CHEAP oil is set to help fuel a rebound in the UK economy after a sluggish start to the year, a think tank has said today.
The economy should grow by 2.5 per cent this year, according to the National Institute of Economic and Affairs (NIESR).
It comes after growth in the first three months of the year slowed to 0.3 per cent, which if maintained over the year, would translate to just over 1.2 per cent growth.
NIESR is also forecasting a slight fall in inflation into negative territory. This forecast is again based on subdued oil prices, but also on the lagged effects of the strength of the pound, which has made imports cheaper. The last reading for inflation was for March, when it came in at zero per cent.
Despite a possible slide into negative inflation, NIESR expects the Bank of England to hike interest rates in the first three months of 2016. Meanwhile, unemployment is forecast to continue its sharp fall and level off at about 5.25 per cent at the end of this year. It currently stands at 5.7 per cent, according to the Office for National Statistics.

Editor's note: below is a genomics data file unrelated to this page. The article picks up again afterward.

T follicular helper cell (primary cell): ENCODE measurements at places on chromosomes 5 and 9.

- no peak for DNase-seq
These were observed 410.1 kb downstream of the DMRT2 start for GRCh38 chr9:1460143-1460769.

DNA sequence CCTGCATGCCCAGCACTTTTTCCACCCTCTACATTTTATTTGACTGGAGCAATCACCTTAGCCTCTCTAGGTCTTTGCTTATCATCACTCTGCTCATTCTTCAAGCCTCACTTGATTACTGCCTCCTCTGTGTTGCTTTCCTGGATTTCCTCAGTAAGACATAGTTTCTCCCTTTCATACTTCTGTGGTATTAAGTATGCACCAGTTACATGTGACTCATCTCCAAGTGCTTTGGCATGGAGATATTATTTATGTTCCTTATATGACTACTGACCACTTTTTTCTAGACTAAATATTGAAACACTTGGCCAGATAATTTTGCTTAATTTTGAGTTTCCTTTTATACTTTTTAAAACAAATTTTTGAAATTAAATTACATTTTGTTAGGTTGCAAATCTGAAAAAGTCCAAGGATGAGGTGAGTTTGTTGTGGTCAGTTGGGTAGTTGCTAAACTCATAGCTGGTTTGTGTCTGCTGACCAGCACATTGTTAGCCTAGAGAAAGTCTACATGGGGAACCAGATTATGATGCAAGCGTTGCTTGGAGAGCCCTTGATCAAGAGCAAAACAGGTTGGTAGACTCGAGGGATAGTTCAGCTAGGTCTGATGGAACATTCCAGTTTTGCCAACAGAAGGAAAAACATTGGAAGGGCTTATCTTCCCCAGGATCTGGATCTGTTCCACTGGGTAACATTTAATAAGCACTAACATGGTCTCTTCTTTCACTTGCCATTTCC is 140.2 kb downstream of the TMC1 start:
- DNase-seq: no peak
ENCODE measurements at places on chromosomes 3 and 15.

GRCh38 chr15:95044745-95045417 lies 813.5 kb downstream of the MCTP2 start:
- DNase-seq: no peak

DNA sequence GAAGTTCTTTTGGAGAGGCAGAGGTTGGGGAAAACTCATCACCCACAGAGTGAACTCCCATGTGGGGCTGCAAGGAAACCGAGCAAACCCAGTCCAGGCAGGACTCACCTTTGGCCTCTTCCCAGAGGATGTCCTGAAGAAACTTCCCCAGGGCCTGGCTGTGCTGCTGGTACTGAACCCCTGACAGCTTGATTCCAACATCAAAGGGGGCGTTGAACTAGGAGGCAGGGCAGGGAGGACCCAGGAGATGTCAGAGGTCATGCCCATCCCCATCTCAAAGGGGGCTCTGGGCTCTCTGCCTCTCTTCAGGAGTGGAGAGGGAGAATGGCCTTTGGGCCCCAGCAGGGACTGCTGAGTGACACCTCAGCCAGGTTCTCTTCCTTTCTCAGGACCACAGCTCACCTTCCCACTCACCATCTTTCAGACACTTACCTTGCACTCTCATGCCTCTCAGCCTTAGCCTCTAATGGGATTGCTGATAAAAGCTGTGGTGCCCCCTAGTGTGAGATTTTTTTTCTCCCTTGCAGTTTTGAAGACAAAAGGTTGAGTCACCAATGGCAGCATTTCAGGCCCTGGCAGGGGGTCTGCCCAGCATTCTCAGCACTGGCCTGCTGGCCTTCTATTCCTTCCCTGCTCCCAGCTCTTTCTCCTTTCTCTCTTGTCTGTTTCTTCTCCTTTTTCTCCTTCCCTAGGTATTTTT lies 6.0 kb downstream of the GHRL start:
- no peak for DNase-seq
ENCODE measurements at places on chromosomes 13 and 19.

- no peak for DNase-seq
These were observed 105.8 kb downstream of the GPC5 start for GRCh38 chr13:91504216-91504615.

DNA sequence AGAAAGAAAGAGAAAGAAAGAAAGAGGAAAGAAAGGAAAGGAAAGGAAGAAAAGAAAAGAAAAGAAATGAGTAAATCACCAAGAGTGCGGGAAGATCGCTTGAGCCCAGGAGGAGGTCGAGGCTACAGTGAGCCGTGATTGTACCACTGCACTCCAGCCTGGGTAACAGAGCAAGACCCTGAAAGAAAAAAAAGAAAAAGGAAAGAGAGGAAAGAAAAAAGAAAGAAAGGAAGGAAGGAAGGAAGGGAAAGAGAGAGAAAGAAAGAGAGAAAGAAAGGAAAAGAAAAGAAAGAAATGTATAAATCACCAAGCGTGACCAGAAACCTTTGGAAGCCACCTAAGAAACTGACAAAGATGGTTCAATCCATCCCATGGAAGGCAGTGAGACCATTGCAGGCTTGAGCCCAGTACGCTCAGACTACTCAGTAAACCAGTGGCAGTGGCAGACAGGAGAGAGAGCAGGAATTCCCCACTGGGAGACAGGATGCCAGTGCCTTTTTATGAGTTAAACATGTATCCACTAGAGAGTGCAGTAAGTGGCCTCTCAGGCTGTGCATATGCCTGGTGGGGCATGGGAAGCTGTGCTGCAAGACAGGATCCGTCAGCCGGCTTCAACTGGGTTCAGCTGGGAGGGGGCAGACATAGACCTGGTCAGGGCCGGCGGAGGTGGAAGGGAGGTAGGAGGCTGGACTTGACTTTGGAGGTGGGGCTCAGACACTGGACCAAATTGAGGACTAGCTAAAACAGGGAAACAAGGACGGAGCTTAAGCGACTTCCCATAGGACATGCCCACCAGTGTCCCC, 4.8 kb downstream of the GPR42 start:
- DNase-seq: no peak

Exports should also provide a boost to growth, despite diverging monetary policies pushing up sterling against the euro – the Eurozone is the UK’s biggest export market.
However, the think tank warned that the UK economy was not out of the woods yet.
NIESR said: “Future productivity growth remains the largest single uncertainty facing the UK economy, and hence the largest single domestic risk, both to the upside and the downside. Faster-than-expected productivity growth would boost output, raise living standards and ease fiscal pressures; even slower-than-forecast productivity performance would make matters considerably worse.”